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Ben Franklin

autobiography

page 81

Franklin's Autobiography
The want of formality or rudeness was, probably, my not having addressed the paper to them with their assumed titles of True and Absolute Proprietaries of the Province of Pennsylvania, which I omitted as not thinking it necessary in a paper the intention of which was only to reduce to a certainty by writing what in conversation I had delivered viva voce.

But during this delay, the Assembly having prevailed with Governor Denny to pass an act taxing the proprietary estate in common with the estates of the people, which was the grand point in dispute, they omitted answering the message.

When this act, however, came over, the proprietaries, counseled by Paris, determined to oppose its receiving the royal assent. Accordingly, they petitioned the king in council, and a hearing was appointed in which two lawyers were employed by them against the act, and two by me in support of it. They alleged that the act was intended to load the proprietary estate in order to spare those of the people, and that if it were suffered to continue in force, and the proprietaries, who were in odium with the people, left to their mercy in proportioning the taxes, they would inevitably be ruined. We replied that the act had no such intention, and would have no such effect; that the assessors were honest and discreet men under an oath to assess fairly and equitably, and that any advantage each of them might expect in lessening his own tax by augmenting that of the proprietaries was too trifling to induce them to perjure themselves. This is the purport of what I remember as urged by both sides, except that we insisted strongly on the mischievous consequences that must attend a repeal, for that the money, one hundred thousand pounds, being printed and given to the king's use, expended in his service, and now spread among the people, the repeal would strike it dead in their hands, to the ruin of many, and the total discouragement of future grants, and the selfishness of the proprietors in soliciting such a general catastrophe, merely from a groundless fear of their estate being taxed too highly, was insisted on in the strongest terms. On this, Lord Mansfield, one of the counsel, rose, and beckoning me, took me into the clerk's chamber, while the lawyers were pleading, and asked me if I was really of opinion that no injury would be done the proprietary estate in the execution of the act. I said, certainly. "Then," says he, "you can have little objection to enter into an engagement to assure that point." I answered, "None at all." He then called in Paris, and after some discourse, his Lordship's proposition was accepted on both sides; a paper to the purpose was drawn up by the clerk of the council, which I signed with Mr. Charles, who was also an agent of the province for their ordinary affairs, when Lord Mansfield returned to the council-chamber, where, finally, the law was allowed to pass. Some changes were, however, recommended, and we also engaged they should be made by a subsequent law, but the Assembly did not think them necessary; for one year's tax having been levied by the act before the order of council arrived, they appointed a committee to examine the proceedings of the assessors, and on this committee they put several particular friends of the proprietaries. After a full inquiry, they unanimously signed a report that they found the tax had been assessed with perfect equity.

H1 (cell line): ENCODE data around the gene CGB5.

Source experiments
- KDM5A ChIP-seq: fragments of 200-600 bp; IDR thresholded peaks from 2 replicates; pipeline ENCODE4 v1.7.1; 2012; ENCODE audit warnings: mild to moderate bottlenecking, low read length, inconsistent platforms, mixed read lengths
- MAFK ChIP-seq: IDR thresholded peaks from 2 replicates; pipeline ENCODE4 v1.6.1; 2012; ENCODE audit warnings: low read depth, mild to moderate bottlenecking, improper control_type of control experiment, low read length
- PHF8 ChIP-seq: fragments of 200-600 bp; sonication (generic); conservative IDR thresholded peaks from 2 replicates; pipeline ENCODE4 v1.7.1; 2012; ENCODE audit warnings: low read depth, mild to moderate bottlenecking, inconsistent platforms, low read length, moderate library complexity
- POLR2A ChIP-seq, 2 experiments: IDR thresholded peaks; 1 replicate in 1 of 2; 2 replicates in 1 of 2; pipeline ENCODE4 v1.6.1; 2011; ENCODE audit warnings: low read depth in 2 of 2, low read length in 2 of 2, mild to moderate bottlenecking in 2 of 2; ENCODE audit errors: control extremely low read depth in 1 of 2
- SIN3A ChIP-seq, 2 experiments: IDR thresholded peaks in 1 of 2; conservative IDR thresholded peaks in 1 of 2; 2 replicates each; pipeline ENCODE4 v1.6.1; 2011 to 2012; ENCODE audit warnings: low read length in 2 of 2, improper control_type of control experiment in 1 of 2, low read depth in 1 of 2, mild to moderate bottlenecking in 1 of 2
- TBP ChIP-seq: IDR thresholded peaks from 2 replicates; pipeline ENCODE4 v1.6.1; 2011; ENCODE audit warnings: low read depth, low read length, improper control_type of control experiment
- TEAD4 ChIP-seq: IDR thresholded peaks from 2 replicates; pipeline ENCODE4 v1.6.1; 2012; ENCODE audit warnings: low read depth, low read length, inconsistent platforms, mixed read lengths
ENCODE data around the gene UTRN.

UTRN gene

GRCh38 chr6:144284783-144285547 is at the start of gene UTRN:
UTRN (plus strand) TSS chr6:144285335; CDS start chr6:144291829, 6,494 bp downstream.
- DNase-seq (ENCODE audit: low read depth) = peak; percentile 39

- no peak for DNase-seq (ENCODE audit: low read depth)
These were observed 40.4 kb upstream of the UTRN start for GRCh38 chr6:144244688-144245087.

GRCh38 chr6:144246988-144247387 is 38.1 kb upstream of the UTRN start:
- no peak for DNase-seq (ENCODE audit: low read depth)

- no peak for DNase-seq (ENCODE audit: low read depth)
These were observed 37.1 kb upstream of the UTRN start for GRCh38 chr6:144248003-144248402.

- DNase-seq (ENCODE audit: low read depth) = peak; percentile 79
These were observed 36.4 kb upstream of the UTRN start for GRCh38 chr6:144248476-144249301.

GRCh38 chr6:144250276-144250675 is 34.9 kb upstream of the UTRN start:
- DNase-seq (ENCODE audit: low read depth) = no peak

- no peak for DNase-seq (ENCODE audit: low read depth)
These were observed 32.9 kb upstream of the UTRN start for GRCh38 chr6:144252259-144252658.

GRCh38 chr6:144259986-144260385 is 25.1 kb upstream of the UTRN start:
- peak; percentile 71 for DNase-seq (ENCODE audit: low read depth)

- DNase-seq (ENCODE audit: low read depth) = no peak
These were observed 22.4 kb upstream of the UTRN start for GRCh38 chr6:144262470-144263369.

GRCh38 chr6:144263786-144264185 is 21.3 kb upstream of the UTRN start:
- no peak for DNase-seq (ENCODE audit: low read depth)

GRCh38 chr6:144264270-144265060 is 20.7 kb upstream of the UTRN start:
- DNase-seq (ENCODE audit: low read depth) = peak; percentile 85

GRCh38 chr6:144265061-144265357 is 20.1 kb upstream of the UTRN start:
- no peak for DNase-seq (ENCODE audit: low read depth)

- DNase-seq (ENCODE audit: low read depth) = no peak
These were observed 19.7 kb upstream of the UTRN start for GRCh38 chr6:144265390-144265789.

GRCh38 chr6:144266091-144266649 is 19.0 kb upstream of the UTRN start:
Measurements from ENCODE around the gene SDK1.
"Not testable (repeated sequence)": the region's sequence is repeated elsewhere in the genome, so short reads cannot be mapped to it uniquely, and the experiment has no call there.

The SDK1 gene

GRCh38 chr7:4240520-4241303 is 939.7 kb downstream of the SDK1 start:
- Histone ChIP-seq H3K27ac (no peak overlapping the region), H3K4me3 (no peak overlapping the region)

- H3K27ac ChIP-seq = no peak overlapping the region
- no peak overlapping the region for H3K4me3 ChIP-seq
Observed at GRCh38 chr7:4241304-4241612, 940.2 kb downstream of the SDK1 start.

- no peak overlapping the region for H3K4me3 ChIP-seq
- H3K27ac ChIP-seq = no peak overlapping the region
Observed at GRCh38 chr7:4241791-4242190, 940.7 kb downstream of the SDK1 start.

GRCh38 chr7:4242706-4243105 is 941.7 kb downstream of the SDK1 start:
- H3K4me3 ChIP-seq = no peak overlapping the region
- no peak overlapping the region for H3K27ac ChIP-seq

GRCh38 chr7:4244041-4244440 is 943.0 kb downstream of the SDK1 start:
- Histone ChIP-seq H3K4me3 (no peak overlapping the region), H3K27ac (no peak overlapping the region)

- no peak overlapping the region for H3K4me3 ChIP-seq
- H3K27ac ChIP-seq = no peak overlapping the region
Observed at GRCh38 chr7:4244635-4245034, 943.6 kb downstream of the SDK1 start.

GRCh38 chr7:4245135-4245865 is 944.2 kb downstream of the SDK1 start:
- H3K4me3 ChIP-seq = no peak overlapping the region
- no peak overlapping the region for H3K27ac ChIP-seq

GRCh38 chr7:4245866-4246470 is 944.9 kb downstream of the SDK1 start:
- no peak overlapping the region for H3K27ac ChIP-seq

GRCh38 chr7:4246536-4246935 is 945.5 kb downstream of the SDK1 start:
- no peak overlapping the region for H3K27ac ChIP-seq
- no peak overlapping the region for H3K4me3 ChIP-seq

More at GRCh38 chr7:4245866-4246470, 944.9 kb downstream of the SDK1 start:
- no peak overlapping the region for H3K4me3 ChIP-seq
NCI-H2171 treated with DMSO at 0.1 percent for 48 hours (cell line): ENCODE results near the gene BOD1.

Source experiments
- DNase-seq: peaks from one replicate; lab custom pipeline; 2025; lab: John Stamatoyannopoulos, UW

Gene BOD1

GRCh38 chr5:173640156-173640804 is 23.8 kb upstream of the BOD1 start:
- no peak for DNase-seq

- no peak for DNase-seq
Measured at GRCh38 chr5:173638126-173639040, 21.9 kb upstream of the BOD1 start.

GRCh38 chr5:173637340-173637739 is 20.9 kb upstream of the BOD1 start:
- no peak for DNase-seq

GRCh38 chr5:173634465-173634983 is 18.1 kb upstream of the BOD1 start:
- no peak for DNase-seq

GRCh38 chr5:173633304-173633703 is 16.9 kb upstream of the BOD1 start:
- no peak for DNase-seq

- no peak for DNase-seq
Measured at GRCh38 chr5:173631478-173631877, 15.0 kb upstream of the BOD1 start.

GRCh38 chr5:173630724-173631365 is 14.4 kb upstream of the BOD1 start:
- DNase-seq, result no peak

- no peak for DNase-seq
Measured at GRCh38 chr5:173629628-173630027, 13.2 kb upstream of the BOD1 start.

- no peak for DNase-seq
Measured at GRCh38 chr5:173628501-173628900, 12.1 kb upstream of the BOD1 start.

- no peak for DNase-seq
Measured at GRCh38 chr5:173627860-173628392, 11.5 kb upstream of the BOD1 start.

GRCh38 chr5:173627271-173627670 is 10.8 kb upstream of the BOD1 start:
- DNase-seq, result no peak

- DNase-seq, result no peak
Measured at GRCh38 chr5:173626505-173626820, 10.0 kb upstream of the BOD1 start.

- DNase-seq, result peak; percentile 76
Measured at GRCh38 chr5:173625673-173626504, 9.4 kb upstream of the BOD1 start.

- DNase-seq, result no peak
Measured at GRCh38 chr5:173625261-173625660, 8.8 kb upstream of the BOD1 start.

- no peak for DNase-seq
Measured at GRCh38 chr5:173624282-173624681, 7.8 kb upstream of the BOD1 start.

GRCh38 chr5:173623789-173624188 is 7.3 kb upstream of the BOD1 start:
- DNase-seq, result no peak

The Assembly looked into my entering into the first part of the engagement as an essential service to the province, since it secured the credit of the paper money then spread over all the country. They gave me their thanks in form when I returned. But the proprietaries were enraged at Governor Denny for having passed the act, and turned him out with threats of suing him for breach of instructions which he had given bond to observe. He, however, having done it at the instance of the general, and for his Majesty's service, and having some powerful interest at court, despised the threats, and they were never put in execution.


  1. I fancy his harsh and tyrannical treatment of me might be a means of impressing me with that aversion to arbitrary power that has stuck to me through my whole life.

  2. I got his son once five hundred pounds [marg. note].
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